the stage, he said, "I haven't done a show in two years. And since then there's like four n**gas that sound like me." Within hours, Tesfaye had taken to Twitter to write a base but effective response: "ham burglar lookin' ass n**ga..." (That's all it said. Who needs 140 characters?) At the time, these seemed to be fighting words. But the beef swiftly blew over, as the artists involved were too busy making music to dial up Suge Knight and his shadowy gang of Death Row assassins. Weeknd got in a good punch; Dream got Tesfaye to tacitly admit that he'd taken a few drinks from the Radio Killa reservoir; and we moved on to the main event -- the albums. To my ear, channel Orange and Trilogy were the year's finest and most complete musical statements. They represent the tent posts in a new vogue: indie R&B that answers to neither indie nor R&B. It's pop music, and its list of adherents includes everyone from How To Dress Well's Tom Krell to Solange Knowles. 2013 promises the mapping of more hemispheres in this brave new world. I'm anxious to hear what Frank and Abel have in the pipeline. I also won't sleep on The-Dream. The Hamburglar may have gone quiet of late, but he's sure to return for his cheddar cheese. 5. Stream, Baby, Stream: This was the year that I came to hate Spotify. Not because I find the service lacking -- on the contrary, it's a boon for the vast majority of music enthusiasts -- but because it presents too many options, in a manner I consider gauche. It's effectively an iTunes Store where every item is free, a brothel without bottom, cajoling you to come again and again. I use the whore metaphor with purpose: You can't buy anything on Spotify. You can only rent the object of your affection for a no-consequence romp in the house's sack. Perhaps the rules are different if you pay a monthly subscription fee -- I truly do not know, nor do I care to investigate the matter. What I want to focus on is this question of ownership: Should we pay for individual allotments of music? Or is the mode of dissemination the thing wielding value, with the content bulging clumsily as a happy incidental? My heart tells me that it's the music that's valuable. My mind, however, places the purse astride the platform. The venture capital community seems to regard the online space as one large receptacle for terabyte after terabyte of data. We don't really get Spotify or Facebook for free; in exchange for each service, we provide a treasure trove of personal information, from ZIP code to aesthetic preference. The network, in other words, is only as valuable as its mosaic of members. That's what makes Facebook unmovable: it has close to a billion accounts, most of them belonging to actual people. Spotify is attempting to achieve a junior model of this Zuckerbergian "buy in." Once it assembles a critical mass -- and I can't begin to speculate as to where the tipping point lies -- it will be here to stay. But, for the moment, it's a fly in the living room, buzzing with promise but dwarfed by the breadth of its borders. In the ultimate accounting, the winner isn't Spotify but the stream. That seems to be how we want to "experience" music. This is a shame, I think, as it lends primacy to the gallery instead of the artist. We genuflect before the centralized database, not the individual entries that make the database worth compiling. I'm not blind to the more practical side of the matter: We've long since entered the age of multitasking, and the stream has taken hold because it's convenient. No fuss, no muss, just the Lumineers on heavy rotation! Now, I don't especially care for the Lumineers, but if they help a single mom get through her day shift as an Accounts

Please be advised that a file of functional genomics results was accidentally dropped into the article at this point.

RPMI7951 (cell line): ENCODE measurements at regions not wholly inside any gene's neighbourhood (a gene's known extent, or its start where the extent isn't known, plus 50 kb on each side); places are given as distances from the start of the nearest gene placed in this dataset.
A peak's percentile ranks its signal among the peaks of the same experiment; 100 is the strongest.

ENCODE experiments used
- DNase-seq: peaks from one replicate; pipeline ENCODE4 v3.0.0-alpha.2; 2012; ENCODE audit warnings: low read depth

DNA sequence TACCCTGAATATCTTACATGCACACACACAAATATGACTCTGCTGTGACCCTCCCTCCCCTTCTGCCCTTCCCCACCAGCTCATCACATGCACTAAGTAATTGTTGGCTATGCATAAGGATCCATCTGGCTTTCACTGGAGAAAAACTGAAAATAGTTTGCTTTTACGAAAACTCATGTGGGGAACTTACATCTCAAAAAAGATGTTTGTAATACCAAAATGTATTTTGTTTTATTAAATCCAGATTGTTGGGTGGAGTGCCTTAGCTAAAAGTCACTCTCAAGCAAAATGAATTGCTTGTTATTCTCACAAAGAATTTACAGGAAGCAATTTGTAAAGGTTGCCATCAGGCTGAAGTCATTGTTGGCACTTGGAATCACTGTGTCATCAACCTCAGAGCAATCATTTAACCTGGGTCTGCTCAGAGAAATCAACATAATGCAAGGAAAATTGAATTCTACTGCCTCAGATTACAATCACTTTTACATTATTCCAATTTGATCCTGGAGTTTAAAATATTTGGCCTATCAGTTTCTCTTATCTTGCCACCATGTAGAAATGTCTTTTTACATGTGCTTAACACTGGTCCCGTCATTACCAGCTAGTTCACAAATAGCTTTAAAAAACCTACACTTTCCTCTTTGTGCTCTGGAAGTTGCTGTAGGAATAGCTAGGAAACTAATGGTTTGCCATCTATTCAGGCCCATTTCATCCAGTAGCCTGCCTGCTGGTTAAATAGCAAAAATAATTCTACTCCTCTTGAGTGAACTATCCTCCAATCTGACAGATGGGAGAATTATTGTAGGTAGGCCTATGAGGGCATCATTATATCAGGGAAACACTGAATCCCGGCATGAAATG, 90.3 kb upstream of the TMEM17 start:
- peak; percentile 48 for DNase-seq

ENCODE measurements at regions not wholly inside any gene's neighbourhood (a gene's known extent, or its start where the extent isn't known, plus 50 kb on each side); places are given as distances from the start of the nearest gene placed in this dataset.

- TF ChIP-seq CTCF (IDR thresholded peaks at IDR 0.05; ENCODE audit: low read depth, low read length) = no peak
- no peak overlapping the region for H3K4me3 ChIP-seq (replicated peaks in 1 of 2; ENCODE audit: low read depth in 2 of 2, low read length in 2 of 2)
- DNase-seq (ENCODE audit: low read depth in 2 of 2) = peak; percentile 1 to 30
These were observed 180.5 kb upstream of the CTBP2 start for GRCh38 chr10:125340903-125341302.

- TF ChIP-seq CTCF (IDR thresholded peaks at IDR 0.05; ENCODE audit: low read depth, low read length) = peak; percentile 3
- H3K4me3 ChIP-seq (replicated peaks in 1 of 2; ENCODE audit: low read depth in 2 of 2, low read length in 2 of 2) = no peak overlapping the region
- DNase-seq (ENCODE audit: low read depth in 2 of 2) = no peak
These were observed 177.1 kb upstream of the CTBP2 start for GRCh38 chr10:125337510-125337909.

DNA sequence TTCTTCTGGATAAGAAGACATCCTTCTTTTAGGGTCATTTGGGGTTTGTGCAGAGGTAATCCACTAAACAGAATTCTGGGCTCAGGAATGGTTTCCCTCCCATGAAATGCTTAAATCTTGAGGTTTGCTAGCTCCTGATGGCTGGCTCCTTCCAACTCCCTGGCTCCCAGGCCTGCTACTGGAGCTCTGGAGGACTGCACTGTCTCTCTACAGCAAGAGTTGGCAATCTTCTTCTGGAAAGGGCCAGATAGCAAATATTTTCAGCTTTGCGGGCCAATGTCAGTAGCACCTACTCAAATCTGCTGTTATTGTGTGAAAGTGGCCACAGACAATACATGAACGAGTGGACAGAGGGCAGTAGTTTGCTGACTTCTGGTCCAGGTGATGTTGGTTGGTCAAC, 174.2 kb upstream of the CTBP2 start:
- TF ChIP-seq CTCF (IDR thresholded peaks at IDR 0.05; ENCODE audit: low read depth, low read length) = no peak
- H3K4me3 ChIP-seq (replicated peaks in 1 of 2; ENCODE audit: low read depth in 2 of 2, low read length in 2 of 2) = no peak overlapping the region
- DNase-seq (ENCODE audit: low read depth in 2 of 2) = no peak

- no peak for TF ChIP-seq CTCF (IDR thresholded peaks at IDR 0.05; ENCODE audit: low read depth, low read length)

Receivable clerk, that's all to the good. There, streaming is merely taking the place of radio, which died of its accord in the late 1990s. What troubles me is the ascending notion that music is tantamount to oxygen -- always in the air, to be consumed unconsciously, with nary a thanks or a tip of the cap. I understand the appeal of background music. White noise has its purpose, particularly in our increasingly loud and harried lives. Just remember that background music is called background music for a reason. By definition, it's an item of secondary or tertiary importance -- the happy incidental I described above. Well, the Joy Index isn't willing to settle for a happy incidental. If music is to remain a viable art form, it must be granted the dignity of center stage. People must make time for songs and albums, even if it's only a few minutes a day. I'm a part-time pop critic, and I probably listen to less music than my parents, who haven't purchased a new record since I was in diapers. This is a function of a phenomenon known as "Having Shit to Do." I can't blast the new Mystikal single while I'm writing a business proposal or responding to my boss' emails. That would be conduct unbecoming. But, when the work day is done, and I'm in my nightly fetal position, I focus on a few tracks of recent vintage, so as not to become a bystander to the times. These songs get all of my attention, and, more often than not, they prove to be worth the investment of few moments' focus. If a song moves me, I buy it. If an album shows promise, I pre-order it. There's a place for the stream in this culture of commerce, but it's as the appetizer, not the main course. To Spotify and its ilk, I want to offer my favorite political misfire of 2012: "You didn't build that!" You merely appropriated it, and sought to make it yours, paying royalties that couldn't maintain the expenses of a traveling flea circus. In the coming decade, we've got to return some power to the "content providers" -- you know, the people who actually make the stuff that fuels the entire music enterprise. As to how we're going to do this, I have to revert to my one-size-fits-all answer: "Fuck if I know!" 6. Separate But Equal?: When I think about music, two forces come into play: imagination, which tends to be optimistic, and analysis, which tends to be cynical. The first aspires to envision what could be; the second simply delves into what is. Imagination tells me that Abel Tesfaye, the Walkmen, and Japandroids are big stars, thrilling untold millions with their grooves and riffs. Analysis tells me that this observation is, to put it mildly, a bit off the mark. Aside from the pocket-protected core of my music-nerd friends, no one in my circle of intimates has even the slightest clue as to who these artists are or what their music sounds like. Where is the average person going to encounter "The House That Heaven Built"? On the radio? Bullshit! If a fellow is white and over 35, he's probably listening to the same mildewed classic rock and alternative nuggets that have sustained him since his days as an aspiring skateboarder. ("Sabotage" is a great song, but I don't need to hear it, repeatedly, in the context of nostalgia.) On the other hand, if a lass is black and under 18, she's likely getting earfuls of Rick Ross and Nicky Minaj, along with whatever pabulum the local Hot 97 affiliate is slinging. The two roads, both based in the blues, diverge in a wood, never to meet again. Fellow travelers thus become easy antagonists. Again, I'll cite some examples. I live in a mixed race community, with blacks and whites standing more or less in equal number. Our neighborhoods are largely segregated, but that's a product